Hopefully this will make price comparison websites redundant in this market. If only . . .!

What consumers also want is more stability – we don’t actually enjoy constantly reviewing our tariffs and switching suppliers with all the attendant risks, or being pestered by energy companies who tell us they have shaved a milli-cent off their rates so they are now better than BG or E.on or whatever. We want a market where we can be at ease over energy prices knowing that we won’t be penalised for staying loyal or ripped-off for not giving 12 months notice. Plus we want bills that make sense and can be understood by the average householder.


1. The proposal should stop people being left on old tariffs, or transferred to “standard” (higher price) tariffs when a deal runs out. But that will cost the energy companies, so other consumers will pay more to compensate.
2. Identify the cheapest deal at a glance? This is a commercial market, so energy companies themselves will not help you find the cheapest tariff around – that’s for us to find – just as with insurance and banking for example. So we’ll still need price comparison sites to source the best supplier. For those not on the net, Which? can help by publishing best buys, as it does for banking.
3. Legislate for a simple single unit price for all tariffs? I’m not sure what this means, but if you mean all suppliers charging the same unit price, there’s no competition is there? The key is to make sure that real competition exists, no cartels operate, and that wholesale gas and electricity prices are published. But none of this is simple for the suppliers – they will buy future supplies for different periods, taking a risk with the movement in prices. Petrol is not sold at a single price per litre – how is other energy different?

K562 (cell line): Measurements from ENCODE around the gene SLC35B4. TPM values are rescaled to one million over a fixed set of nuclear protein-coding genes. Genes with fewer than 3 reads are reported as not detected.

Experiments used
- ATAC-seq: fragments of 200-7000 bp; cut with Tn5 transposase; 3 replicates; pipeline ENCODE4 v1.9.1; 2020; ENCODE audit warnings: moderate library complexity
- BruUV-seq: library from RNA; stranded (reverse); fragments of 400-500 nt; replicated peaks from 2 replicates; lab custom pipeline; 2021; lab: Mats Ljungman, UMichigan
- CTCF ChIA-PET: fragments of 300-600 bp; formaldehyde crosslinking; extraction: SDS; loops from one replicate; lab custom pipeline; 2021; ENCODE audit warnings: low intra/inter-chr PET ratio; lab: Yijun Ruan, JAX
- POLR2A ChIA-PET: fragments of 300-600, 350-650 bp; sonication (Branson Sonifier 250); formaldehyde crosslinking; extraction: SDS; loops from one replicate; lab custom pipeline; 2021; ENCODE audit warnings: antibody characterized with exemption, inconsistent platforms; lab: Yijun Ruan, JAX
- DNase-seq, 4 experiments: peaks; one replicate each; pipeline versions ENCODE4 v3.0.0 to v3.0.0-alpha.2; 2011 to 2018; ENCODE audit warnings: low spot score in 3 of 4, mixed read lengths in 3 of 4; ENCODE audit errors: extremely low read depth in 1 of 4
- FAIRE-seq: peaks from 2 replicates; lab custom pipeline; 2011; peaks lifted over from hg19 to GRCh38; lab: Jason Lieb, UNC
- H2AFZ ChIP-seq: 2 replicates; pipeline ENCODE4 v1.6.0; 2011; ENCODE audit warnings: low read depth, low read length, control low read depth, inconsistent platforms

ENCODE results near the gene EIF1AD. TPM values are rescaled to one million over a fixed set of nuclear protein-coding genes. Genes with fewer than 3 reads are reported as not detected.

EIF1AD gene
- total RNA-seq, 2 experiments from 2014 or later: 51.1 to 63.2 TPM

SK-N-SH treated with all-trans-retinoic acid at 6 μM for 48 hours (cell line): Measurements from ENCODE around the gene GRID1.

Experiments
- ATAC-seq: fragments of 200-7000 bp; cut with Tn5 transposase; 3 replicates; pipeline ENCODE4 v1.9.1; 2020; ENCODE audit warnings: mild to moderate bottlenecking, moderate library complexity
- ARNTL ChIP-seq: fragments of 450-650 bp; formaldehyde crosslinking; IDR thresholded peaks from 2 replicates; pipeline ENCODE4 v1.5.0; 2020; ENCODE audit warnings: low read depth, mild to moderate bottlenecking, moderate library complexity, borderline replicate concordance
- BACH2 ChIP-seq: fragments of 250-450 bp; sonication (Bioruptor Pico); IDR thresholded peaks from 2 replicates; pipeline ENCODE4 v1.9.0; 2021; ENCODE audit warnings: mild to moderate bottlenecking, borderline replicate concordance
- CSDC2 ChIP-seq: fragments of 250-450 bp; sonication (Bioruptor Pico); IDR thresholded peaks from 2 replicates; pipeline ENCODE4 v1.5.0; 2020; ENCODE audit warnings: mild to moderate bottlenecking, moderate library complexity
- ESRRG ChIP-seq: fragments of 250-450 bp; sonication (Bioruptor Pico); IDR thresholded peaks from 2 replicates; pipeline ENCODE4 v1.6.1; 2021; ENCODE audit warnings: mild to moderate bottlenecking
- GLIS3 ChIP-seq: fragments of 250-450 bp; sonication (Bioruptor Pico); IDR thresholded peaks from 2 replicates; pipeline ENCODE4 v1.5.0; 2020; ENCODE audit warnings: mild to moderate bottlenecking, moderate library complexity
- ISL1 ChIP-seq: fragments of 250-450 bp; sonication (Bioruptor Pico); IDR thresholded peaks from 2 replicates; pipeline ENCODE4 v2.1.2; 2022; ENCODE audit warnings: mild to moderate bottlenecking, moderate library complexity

4. One thing is for sure – the energy companies will make the profit their shareholders expect whatever legislation is imposed. If we really wanted to contain energy costs, then the expensive wind farms, solar panel feed in tariffs and other green energy projects done for political reasons would not have been implemented.


The only way the government will make any difference in this market is to either buy out one of the suppliers and preferably one which generates most of its own power ( EDF springs to mind as 60% comes from its own nuclear generators) or create a new supplier with as much generation as possible. then the government can set whatever prices they like ( hopefully lower). Otherwise the energy companies will just find neat , legal, tricks to get round whatever the government says.

Of course, the other thing that would lower prices is to stop passing all the green levies onto the customers, Don’t we all pay around £300 a year for towards this ?

Len M says:
21 November 2012

What worries me, is that it’s proposed to do away with two tier tariff and have a regulated standing charge. I turn off my gas boiler in the summer for about 4 months, and use an immersion heater in a very highly insulated tank for hot water. This is heated mainly on the low rate on Economy 7. A daily charge for those 4 months, even with a slightly lower basic unit rate, would certainly put my bills up.